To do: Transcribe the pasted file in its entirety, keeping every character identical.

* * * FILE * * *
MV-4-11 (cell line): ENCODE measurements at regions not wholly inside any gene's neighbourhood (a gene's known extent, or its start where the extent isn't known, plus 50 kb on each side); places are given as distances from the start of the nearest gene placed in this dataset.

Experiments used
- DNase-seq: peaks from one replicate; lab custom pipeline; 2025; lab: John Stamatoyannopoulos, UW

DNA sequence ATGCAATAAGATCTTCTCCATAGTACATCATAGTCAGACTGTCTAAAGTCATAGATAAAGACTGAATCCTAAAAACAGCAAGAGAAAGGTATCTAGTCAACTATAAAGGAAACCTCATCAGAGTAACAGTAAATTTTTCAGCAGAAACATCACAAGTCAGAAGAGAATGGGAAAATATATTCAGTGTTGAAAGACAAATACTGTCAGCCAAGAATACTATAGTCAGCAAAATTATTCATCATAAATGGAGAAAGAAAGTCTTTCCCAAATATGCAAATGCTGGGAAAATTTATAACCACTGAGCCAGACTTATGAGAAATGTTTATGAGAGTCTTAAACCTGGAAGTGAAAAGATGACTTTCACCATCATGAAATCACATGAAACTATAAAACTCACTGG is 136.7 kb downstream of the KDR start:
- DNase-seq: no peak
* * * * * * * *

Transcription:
MV-4-11 (cell line): ENCODE measurements at regions not wholly inside any gene's neighbourhood (a gene's known extent, or its start where the extent isn't known, plus 50 kb on each side); places are given as distances from the start of the nearest gene placed in this dataset.

Experiments used
- DNase-seq: peaks from one replicate; lab custom pipeline; 2025; lab: John Stamatoyannopoulos, UW

DNA sequence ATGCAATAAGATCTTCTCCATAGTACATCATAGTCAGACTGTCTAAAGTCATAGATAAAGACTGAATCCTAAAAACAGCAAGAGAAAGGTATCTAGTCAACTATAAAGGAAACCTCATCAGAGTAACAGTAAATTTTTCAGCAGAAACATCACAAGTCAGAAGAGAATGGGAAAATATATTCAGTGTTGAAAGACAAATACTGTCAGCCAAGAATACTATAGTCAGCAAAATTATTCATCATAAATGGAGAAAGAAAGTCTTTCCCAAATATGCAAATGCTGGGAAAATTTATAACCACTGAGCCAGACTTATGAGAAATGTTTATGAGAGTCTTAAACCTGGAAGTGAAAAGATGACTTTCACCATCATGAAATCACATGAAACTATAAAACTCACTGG is 136.7 kb downstream of the KDR start:
- DNase-seq: no peak